Workers worry ChatGPT and AI could replace jobs, survey finds
About one-third of American professionals worry that artificial intelligence will make some jobs obsolete, and nearly half fear they could be "left behind" in their careers if they don't keep up, according to a recent Washington State University survey.
Why it matters: The results show a need for universities and companies to provide more training on the uses of generative AI programs like ChatGPT, Debbie Compeau, interim dean of WSU's Carson College of Business, told Axios.
What they're saying: "There's a lot of worry about, 'Do I have the skills to do this?'" Compeau said.
- "What this means for us as a college of business is we need to be out there very clearly preparing our students for using this in the workplace."
What they found: The survey of 1,200 U.S. professionals found that 48% are concerned they could be left behind in their careers if they don't have chances to learn more about workplace uses of AI.
- When asked to rank their concerns about the technology, 32% cited the worry that some jobs would become obsolete among their top three.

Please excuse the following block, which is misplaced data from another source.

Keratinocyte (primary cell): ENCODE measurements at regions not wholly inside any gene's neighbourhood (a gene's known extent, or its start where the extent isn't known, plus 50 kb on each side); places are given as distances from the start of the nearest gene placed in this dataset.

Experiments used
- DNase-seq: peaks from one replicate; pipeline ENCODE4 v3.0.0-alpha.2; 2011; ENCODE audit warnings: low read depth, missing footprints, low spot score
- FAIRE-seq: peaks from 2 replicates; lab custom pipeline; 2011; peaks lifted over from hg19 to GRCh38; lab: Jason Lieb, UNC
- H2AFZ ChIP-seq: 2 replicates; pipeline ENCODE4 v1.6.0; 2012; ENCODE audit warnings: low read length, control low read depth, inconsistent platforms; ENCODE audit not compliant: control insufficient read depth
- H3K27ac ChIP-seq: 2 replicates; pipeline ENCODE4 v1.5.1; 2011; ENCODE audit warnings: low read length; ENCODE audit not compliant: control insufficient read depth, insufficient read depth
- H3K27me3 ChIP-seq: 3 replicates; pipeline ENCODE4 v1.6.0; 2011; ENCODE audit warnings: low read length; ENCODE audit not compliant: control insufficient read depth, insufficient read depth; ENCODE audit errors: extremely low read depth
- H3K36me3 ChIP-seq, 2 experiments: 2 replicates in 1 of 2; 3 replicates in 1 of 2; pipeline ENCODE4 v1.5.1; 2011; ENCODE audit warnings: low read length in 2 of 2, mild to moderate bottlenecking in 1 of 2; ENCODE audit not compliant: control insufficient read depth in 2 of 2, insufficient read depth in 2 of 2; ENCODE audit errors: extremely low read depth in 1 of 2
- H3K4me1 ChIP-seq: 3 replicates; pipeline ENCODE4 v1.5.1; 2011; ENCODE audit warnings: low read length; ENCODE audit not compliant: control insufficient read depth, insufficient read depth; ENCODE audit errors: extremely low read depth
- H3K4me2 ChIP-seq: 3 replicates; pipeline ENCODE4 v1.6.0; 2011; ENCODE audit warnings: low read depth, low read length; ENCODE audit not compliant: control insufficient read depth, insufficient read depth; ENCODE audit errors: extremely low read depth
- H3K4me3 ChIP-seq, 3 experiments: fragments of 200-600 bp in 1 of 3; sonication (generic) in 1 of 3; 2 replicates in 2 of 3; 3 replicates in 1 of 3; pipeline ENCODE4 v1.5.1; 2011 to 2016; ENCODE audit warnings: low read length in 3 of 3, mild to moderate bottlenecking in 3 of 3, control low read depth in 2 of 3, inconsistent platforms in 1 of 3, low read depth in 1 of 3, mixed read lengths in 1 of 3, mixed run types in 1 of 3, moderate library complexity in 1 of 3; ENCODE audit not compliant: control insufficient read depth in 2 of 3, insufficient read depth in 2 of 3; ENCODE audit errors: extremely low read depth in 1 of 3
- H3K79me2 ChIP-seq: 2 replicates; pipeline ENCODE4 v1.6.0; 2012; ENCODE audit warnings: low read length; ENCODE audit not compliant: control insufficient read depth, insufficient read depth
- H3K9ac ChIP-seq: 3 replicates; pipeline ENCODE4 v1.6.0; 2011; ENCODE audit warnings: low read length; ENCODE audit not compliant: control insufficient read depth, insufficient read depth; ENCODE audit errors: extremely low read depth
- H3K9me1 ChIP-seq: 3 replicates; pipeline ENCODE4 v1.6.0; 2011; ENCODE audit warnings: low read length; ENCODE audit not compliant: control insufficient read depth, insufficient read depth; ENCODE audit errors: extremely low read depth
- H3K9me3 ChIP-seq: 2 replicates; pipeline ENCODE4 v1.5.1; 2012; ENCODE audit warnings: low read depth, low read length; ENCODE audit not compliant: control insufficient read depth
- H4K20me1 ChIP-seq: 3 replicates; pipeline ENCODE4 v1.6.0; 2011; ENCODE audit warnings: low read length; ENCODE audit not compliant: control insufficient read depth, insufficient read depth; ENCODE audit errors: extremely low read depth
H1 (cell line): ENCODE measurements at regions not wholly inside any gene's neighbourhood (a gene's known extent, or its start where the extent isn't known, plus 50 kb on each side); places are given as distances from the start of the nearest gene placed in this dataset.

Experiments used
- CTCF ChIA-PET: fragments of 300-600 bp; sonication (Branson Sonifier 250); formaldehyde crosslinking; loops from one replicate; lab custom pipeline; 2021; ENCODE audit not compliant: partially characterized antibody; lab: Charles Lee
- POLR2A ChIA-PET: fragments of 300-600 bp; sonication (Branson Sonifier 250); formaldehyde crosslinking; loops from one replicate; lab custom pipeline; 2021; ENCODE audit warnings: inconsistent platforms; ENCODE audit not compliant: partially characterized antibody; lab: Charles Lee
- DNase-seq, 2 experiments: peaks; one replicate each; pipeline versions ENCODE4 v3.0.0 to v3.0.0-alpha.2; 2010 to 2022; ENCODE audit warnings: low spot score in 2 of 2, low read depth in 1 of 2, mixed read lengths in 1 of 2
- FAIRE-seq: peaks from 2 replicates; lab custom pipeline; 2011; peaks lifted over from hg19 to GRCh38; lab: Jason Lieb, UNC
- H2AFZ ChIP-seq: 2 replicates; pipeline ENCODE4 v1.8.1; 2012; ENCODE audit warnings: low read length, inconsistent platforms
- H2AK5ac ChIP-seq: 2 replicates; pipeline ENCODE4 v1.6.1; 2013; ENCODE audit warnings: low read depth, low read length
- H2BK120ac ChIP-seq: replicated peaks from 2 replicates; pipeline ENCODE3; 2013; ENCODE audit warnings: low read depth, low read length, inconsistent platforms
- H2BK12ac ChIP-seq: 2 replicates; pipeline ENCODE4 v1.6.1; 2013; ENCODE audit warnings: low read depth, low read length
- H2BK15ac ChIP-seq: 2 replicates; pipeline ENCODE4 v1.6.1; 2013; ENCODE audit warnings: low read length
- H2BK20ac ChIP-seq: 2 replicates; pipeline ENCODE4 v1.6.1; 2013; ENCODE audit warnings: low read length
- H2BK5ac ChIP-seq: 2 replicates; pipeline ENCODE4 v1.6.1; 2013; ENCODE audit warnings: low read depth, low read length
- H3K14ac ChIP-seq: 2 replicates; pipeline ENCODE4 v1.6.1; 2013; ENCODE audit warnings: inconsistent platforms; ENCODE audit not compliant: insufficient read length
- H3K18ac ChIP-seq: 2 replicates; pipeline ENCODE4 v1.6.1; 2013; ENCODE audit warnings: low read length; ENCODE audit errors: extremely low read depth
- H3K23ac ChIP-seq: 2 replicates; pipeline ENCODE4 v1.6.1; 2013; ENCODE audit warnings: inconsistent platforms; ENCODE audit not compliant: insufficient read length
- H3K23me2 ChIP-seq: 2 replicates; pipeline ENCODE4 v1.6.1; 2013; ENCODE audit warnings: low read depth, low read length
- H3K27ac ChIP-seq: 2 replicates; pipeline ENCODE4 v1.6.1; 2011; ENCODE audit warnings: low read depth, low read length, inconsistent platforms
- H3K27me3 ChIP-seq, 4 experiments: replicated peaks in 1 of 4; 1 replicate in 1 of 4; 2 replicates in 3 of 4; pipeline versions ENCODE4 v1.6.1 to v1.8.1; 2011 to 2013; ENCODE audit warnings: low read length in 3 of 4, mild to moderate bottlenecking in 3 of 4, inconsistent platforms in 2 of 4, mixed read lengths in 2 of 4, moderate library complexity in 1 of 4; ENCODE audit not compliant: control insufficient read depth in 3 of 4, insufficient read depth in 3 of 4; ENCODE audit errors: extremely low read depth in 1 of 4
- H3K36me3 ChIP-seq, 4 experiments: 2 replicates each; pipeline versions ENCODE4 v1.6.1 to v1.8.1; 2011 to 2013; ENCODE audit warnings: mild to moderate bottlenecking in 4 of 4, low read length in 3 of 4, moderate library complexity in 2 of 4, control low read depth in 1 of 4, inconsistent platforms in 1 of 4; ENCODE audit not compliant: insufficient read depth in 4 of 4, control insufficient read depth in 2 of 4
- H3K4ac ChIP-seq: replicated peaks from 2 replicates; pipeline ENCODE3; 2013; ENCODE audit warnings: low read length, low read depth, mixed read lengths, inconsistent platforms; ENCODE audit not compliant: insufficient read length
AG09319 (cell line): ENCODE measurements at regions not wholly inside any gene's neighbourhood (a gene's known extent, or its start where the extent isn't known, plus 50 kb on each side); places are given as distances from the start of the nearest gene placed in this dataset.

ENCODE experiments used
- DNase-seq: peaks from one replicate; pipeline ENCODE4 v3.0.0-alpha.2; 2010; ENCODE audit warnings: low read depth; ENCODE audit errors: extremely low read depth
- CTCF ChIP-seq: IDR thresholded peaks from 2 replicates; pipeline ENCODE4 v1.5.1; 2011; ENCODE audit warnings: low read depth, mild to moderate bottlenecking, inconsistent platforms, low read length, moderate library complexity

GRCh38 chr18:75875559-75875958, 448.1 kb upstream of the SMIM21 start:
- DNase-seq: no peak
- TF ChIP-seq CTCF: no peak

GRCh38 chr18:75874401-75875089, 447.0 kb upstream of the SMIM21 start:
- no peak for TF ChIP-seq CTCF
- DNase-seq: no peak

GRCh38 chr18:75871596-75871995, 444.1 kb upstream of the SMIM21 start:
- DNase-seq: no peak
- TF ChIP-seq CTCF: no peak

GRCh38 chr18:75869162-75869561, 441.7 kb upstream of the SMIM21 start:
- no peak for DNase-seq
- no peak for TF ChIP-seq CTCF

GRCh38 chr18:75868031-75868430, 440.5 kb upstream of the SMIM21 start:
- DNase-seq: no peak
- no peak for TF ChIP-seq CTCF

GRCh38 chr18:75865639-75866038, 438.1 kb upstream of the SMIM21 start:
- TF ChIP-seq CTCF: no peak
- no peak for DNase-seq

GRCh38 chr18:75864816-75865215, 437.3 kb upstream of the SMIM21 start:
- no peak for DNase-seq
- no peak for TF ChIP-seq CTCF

- The survey was conducted online from Nov. 28 to Dec. 16.
The big picture: The WSU report follows a Gallup survey released last fall that found a growing number of U.S. workers — especially those college-educated — fear that advancing technology could soon make their jobs out-of-date.
Meanwhile, a recent Deloitte survey of 2,800 top executives found that most feel unprepared for the changes AI could bring.
Yes, but: The WSU survey results suggest many businesses are also open to the potential of AI, Compeau said.
- Only 4% of workers said their organizations feared the technology, while a quarter described their employers as enthusiastic.
- 30% of workers said their organizations were "measured" and "cautious" about AI's capabilities.
Plus: 74% of those surveyed said they think college graduates entering the workforce should already have experience using AI.
Zoom in: Compeau said WSU's business school has two classes that use AI "extensively" to help teach students about the technology, and pitfalls to avoid.
- That includes discussing when students need to use their human brains to supplement and fact-check, plus recognizing bias in AI-generated responses.
The bottom line: Colleges and universities need to find ways to incorporate AI into their classes rather than banning it, and employers need to offer training for current workers, Compeau said.
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